Have you ever wondered how they make those incredibly small but detailed imprints on oral medication? We explain how pills and tablets are marked in medicine and what those markings mean below!
Why Are Pills & Tablets Marked?
Before we get into how drug manufacturers label pills and tablets, we’ll explain why drugmakers must mark them. Pills and tablet markings are required by the Food and Drug Administration (FDA) for consumer safety and are part of the pharmaceutical imprint code.
The pharmaceutical imprint code is a series of letters, symbols, or marks printed, etched, or engraved onto oral medication for identification. All tablets, capsules, and pills have a unique marking archived in the FDA’s national drug code directory that anyone can use to identify medicine. In the directory, people can find the imprint along with the name of the drug, manufacturer, active ingredients, and dosage strength.
How Are Pills & Tablets Marked?
Now you know why, but how do drug manufacturers make such detailed and important marks on pills and tablets in medicine? Laser marking is the most common and effective way to mark oral medication.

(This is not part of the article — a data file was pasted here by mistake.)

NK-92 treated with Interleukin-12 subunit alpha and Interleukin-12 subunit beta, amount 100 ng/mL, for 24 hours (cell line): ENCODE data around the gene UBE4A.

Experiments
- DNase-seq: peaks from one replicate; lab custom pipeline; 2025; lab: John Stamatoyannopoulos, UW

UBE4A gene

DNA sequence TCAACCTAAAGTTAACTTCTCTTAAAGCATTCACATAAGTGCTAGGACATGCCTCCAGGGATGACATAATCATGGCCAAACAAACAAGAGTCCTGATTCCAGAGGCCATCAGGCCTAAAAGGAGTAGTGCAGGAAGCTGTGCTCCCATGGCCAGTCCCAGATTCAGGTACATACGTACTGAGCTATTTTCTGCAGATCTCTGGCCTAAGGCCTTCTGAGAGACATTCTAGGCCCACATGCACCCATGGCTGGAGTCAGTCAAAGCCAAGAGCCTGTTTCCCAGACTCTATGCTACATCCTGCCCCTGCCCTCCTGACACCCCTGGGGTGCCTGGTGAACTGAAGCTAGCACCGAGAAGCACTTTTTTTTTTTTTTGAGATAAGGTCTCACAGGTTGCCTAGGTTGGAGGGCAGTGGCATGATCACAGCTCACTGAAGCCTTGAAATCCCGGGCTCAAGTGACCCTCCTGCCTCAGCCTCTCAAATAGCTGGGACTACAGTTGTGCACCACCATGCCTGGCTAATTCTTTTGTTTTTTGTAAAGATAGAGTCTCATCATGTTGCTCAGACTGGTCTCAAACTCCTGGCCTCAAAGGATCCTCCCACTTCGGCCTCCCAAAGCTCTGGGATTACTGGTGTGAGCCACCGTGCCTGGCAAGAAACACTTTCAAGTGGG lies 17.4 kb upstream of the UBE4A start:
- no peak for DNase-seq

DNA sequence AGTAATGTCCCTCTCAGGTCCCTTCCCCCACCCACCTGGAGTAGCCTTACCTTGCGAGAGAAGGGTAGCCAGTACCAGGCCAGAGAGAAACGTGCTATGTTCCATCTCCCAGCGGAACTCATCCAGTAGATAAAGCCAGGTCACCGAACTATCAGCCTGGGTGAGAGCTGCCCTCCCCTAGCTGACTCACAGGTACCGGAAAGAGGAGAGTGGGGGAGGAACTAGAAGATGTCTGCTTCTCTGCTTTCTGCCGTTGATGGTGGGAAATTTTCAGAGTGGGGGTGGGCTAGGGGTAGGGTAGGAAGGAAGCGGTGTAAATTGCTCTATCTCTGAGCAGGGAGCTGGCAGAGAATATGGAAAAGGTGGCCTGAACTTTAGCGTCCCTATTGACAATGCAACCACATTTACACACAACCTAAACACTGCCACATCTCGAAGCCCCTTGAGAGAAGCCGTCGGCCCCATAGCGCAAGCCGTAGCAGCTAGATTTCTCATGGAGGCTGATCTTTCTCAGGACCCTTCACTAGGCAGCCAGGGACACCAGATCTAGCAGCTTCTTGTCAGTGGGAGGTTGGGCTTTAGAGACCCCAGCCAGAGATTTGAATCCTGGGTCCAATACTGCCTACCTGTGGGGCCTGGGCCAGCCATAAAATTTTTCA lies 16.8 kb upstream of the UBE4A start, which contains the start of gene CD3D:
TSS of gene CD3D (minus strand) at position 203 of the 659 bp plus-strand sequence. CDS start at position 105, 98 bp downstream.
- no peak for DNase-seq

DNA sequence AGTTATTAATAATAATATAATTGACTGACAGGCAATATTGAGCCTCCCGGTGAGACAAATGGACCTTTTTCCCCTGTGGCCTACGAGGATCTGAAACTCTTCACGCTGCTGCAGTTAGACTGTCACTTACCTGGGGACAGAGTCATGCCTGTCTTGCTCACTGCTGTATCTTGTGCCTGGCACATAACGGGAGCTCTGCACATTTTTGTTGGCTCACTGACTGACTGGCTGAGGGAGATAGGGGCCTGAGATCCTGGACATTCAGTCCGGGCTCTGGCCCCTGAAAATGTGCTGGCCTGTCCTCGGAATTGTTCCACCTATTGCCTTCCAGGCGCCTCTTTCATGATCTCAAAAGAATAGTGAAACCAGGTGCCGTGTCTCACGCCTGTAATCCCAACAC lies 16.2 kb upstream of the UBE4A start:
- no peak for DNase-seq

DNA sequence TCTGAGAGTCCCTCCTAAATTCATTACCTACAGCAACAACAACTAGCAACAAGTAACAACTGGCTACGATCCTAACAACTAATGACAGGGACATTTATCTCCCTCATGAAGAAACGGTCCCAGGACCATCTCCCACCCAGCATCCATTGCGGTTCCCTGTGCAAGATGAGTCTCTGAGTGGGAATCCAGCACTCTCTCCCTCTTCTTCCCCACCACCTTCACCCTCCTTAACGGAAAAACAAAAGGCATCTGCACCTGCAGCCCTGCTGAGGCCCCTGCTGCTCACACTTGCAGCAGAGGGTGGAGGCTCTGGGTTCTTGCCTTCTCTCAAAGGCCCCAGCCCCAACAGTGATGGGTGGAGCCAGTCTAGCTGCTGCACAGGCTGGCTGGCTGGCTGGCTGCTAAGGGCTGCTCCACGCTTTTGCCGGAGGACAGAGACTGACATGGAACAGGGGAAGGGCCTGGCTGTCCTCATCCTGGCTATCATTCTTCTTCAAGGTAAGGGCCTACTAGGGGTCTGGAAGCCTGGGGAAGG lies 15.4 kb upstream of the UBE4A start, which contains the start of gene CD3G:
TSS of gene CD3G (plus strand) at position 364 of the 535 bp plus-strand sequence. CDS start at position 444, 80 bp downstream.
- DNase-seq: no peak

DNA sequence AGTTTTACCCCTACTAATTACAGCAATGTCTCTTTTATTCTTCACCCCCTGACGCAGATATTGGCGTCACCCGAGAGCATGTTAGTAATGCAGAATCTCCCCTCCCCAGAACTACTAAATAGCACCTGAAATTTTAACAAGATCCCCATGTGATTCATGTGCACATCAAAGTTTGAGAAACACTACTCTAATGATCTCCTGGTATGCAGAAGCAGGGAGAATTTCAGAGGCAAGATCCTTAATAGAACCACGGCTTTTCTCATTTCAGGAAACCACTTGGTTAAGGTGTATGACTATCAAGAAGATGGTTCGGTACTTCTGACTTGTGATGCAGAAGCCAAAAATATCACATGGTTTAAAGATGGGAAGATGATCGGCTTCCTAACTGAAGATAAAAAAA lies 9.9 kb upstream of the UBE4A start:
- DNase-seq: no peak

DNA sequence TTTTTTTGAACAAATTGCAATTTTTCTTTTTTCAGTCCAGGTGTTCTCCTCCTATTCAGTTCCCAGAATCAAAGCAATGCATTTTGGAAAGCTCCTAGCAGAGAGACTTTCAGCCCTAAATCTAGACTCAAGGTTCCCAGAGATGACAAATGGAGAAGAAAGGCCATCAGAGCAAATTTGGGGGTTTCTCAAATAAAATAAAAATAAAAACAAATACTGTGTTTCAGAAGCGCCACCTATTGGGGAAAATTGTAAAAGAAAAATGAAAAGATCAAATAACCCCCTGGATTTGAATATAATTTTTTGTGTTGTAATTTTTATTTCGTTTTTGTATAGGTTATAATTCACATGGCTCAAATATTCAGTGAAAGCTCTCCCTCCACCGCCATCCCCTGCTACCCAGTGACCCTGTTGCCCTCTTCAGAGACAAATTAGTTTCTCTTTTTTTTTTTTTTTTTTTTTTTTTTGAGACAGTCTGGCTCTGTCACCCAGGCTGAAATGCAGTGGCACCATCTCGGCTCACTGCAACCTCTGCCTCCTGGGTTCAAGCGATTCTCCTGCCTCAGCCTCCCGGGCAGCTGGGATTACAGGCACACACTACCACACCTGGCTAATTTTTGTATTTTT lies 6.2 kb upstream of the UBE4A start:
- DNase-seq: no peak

Depending on the surface material and the mark, different laser types are used for pill marking in pharmaceuticals, like UV and green lasers. But with advanced laser technology, drug manufacturers can make precise markings, engravings, and etchings on these minuscule and fragile pills and tablets without damaging the medication.
What if a Pill or Tablet Doesn’t Have a Marking?
What should a person do if they come across a pill or tablet that doesn’t have a marking of any kind? If you’re about to take an oral medication and see that it’s blank, it’s likely because it is not FDA-approved, and you should refrain from consuming it.
Vitamins, energy pills, and diet pills do not need to follow the pharmaceutical imprint code, so if that’s the oral supplement you’re taking, you don’t have to worry about the absence of marking. Also, drugs from other countries don’t have to follow FDA-approved guidelines if you purchase medication abroad. A blank pill or tablet could also mean the drug is illicit or a counterfeit, so don’t take the chance, and consider reporting the medication to the FDA’s MedWatch resources.
Now you should understand more about how and why there are small markings and labels on oral medication. Remember, if you’re unsure about a pill or tablet, confirm its identity and safety via its imprint code before consuming it.